Space

Estimating SpaceX's Reusable Rocket Cost Savings (theverge.com) 163

An anonymous reader writes: On Monday, SpaceX successfully landed its Falcon 9 rocket after launching a group of satellites into orbit. It's a huge breakthrough for the commercial space industry, because reusing rockets will dramatically reduce launch costs. The question now is: by how much? Elon Musk says it takes $60 million to build the Falcon 9, and $200,000 to fuel it. That's a big difference, but we can't expect them to immediately launch the rocket again after refueling it.

"The Falcon 9 experiences major temperature changes during its flights, as well as intense pressures and vibrations from the winds in the atmosphere. These all produce wear-and-tear on the vehicle's hardware — meaning the rocket might need repairs and updates before it can launch again." This kind of refurbishing is why the Space Shuttle ended up being way more expensive than expected. Fortunately, the Falcon 9 is not nearly as complex.

This is now the true test of SpaceX's design talents; if the rocket is built to be durable, then repairs and replacements could keep relaunch costs very low indeed. Steve Poulus, a former NASA project manager, suspects final costs could be driven below a million dollars. That figure would give SpaceX the capability of easily underbidding any competitor for government contracts, not to mention bringing it into affordability for any number of companies who'd like to put a satellite in orbit.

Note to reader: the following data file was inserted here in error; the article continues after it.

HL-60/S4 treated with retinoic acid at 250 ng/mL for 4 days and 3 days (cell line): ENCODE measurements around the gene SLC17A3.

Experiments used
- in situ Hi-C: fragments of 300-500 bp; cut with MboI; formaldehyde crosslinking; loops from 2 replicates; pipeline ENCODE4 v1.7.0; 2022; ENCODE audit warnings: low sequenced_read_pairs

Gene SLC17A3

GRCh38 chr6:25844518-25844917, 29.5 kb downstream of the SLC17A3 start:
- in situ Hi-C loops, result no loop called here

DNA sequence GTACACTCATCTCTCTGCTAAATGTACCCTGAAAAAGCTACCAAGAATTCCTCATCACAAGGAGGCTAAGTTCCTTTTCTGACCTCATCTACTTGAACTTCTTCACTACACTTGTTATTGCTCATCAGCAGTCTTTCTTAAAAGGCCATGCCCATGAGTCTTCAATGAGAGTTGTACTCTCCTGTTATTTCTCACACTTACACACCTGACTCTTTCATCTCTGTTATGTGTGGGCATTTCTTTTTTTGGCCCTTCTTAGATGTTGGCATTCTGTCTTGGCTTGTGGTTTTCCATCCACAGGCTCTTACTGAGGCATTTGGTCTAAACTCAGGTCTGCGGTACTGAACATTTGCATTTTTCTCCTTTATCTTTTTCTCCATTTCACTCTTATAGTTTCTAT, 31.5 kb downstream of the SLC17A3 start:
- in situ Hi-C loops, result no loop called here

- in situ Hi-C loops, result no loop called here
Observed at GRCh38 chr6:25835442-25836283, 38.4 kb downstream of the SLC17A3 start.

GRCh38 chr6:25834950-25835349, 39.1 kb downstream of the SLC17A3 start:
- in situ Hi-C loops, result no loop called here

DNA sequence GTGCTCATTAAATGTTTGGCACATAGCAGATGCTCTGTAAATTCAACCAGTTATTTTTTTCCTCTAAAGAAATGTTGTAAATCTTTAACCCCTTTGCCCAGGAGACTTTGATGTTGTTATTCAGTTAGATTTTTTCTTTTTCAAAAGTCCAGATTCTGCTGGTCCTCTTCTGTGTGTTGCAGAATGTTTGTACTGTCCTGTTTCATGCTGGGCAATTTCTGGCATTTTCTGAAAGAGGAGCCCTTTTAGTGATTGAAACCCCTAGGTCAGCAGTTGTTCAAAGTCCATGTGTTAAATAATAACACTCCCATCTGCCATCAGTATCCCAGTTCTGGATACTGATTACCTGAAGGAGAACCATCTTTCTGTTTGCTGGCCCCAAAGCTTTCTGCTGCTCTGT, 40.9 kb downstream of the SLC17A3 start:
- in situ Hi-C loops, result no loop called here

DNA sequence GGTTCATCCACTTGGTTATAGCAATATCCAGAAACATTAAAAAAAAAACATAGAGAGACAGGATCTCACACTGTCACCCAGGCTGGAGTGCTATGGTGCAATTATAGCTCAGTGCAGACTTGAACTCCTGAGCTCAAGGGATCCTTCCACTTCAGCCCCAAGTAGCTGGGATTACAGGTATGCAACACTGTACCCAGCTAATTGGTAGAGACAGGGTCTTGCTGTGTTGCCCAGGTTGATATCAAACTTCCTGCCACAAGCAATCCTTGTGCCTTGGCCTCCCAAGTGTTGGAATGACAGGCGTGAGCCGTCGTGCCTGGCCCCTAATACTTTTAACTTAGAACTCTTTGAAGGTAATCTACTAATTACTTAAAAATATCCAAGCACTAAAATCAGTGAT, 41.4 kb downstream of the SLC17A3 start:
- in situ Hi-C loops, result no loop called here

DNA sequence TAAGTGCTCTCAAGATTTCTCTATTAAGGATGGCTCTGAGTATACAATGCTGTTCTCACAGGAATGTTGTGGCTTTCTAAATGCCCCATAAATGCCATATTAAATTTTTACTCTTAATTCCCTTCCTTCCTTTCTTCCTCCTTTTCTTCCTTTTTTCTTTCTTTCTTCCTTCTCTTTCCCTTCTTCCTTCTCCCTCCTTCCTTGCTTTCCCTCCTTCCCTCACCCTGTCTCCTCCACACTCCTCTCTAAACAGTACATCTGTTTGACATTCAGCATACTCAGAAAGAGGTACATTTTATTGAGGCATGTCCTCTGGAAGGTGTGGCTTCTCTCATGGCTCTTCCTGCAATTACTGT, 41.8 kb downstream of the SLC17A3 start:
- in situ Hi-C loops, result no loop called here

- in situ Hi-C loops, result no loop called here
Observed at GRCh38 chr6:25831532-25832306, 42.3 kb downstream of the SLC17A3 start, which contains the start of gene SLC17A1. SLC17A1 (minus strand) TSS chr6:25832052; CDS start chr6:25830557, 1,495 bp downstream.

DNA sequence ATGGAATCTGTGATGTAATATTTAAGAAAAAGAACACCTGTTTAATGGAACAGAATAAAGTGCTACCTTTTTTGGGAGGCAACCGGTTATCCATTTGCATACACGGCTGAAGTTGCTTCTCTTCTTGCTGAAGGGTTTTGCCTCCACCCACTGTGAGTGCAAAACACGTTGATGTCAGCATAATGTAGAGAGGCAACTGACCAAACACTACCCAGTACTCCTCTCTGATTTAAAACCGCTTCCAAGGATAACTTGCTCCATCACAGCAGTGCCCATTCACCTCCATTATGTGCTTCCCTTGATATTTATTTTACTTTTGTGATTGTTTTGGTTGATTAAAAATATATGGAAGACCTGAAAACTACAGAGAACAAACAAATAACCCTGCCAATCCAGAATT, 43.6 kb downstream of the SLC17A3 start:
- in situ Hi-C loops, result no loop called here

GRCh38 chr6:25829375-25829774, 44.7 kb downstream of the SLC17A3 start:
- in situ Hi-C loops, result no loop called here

Transportation

Tesla Will Have Self-driving Cars In Just Two Years, Elon Musk Boldly Declares (fortune.com) 172

An anonymous reader writes: In a new interview with Fortune, outspoken Tesla CEO Elon Musk said the electric automaker is just two years away from developing fully autonomous vehicles that can operate ably and safely in any type of environment. While Musk has long championed an automotive age filled with self-driving cars, this is the most optimistic timeline for their deployment we've seen Musk make yet. In fact, Musk in 2014 said the requisite technology to manufacture a self-driving car was still about five to six years away. "I think we have all the pieces," Musk said, "and it's just about refining those pieces, putting them in place, and making sure they work across a huge number of environments—and then we're done. It's a much easier problem than people think it is."
Earth

Musk, Others Want Volkswagen To Go Electric Instead of Fixing Diesels (washingtonpost.com) 313

An anonymous reader writes: Volkswagen has put itself in a tough spot. After cheating emissions standards, the company faces billions in fines and repair costs to bring those vehicles into spec and make peace with regulators. But a group of business owners, investors, and environmentalists has a different suggestion. The group, headlined by Elon Musk, sent an open letter to the California Air Resources Board outlining their solution. They want Volkswagen to be released from its obligation to fix cars already on the road, and instead require that the company substantially accelerate its rollout of zero-emission vehicles.

They want Volkswagen's money to go into manufacturing plants and R&D for zero-emission technology rather than to government-mandated fines. (Note that these investments would give Musk, in particular, another direct competitor.) The letter says, "In contrast to the punishments and recalls being considered, this proposal would be a real win for California emissions, a big win for California jobs, and a historic action to help derail climate change. The bottleneck to the greater availability of zero emissions vehicles is the availability of batteries. There is an urgent need to build more battery factories to increase battery supply, and this proposal would ensure that large battery plant and related investments, with their ensuing local jobs, would be made in the U.S. by VW."

Mars

Mars Colonies and Class Warfare (examiner.com) 414